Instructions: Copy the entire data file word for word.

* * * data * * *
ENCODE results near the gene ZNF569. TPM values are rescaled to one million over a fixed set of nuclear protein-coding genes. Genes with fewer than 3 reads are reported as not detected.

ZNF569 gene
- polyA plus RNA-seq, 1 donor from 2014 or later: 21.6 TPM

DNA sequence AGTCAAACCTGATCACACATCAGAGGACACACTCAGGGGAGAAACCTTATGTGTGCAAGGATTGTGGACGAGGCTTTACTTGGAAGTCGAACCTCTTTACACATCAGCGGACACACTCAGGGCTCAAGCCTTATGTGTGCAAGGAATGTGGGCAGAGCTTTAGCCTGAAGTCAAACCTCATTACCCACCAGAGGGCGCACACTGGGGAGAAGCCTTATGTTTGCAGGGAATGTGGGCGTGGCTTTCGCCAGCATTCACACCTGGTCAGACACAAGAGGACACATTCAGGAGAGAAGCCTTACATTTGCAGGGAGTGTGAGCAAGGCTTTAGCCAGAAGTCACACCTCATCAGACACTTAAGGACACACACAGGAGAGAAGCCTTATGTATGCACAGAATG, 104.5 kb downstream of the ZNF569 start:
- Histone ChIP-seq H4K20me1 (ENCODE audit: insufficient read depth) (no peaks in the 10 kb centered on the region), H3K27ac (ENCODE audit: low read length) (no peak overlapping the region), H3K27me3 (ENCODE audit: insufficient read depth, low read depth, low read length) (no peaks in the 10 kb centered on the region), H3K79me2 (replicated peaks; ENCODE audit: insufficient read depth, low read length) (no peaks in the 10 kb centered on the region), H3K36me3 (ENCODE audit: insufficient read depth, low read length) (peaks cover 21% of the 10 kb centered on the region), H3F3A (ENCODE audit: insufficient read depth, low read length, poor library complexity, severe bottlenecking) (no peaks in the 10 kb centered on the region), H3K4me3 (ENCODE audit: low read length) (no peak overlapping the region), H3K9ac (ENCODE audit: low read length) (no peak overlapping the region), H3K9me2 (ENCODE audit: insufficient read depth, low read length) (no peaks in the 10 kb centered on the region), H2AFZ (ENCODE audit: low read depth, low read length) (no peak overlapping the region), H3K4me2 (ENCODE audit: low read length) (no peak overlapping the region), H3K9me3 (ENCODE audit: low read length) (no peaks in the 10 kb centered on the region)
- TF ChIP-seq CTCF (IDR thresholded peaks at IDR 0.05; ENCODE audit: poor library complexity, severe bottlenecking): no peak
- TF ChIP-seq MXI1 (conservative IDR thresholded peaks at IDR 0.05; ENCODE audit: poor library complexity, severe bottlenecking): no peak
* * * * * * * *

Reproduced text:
ENCODE results near the gene ZNF569. TPM values are rescaled to one million over a fixed set of nuclear protein-coding genes. Genes with fewer than 3 reads are reported as not detected.

ZNF569 gene
- polyA plus RNA-seq, 1 donor from 2014 or later: 21.6 TPM

DNA sequence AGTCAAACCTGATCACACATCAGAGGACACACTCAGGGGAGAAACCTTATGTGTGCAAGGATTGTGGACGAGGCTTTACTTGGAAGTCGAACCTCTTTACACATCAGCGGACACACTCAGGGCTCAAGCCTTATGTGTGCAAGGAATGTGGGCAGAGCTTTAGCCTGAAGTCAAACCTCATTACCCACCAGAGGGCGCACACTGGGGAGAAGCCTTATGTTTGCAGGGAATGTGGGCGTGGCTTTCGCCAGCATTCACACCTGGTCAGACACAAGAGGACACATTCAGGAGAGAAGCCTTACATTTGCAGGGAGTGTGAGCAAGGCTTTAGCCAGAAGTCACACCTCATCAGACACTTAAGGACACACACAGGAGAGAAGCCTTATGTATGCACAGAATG, 104.5 kb downstream of the ZNF569 start:
- Histone ChIP-seq H4K20me1 (ENCODE audit: insufficient read depth) (no peaks in the 10 kb centered on the region), H3K27ac (ENCODE audit: low read length) (no peak overlapping the region), H3K27me3 (ENCODE audit: insufficient read depth, low read depth, low read length) (no peaks in the 10 kb centered on the region), H3K79me2 (replicated peaks; ENCODE audit: insufficient read depth, low read length) (no peaks in the 10 kb centered on the region), H3K36me3 (ENCODE audit: insufficient read depth, low read length) (peaks cover 21% of the 10 kb centered on the region), H3F3A (ENCODE audit: insufficient read depth, low read length, poor library complexity, severe bottlenecking) (no peaks in the 10 kb centered on the region), H3K4me3 (ENCODE audit: low read length) (no peak overlapping the region), H3K9ac (ENCODE audit: low read length) (no peak overlapping the region), H3K9me2 (ENCODE audit: insufficient read depth, low read length) (no peaks in the 10 kb centered on the region), H2AFZ (ENCODE audit: low read depth, low read length) (no peak overlapping the region), H3K4me2 (ENCODE audit: low read length) (no peak overlapping the region), H3K9me3 (ENCODE audit: low read length) (no peaks in the 10 kb centered on the region)
- TF ChIP-seq CTCF (IDR thresholded peaks at IDR 0.05; ENCODE audit: poor library complexity, severe bottlenecking): no peak
- TF ChIP-seq MXI1 (conservative IDR thresholded peaks at IDR 0.05; ENCODE audit: poor library complexity, severe bottlenecking): no peak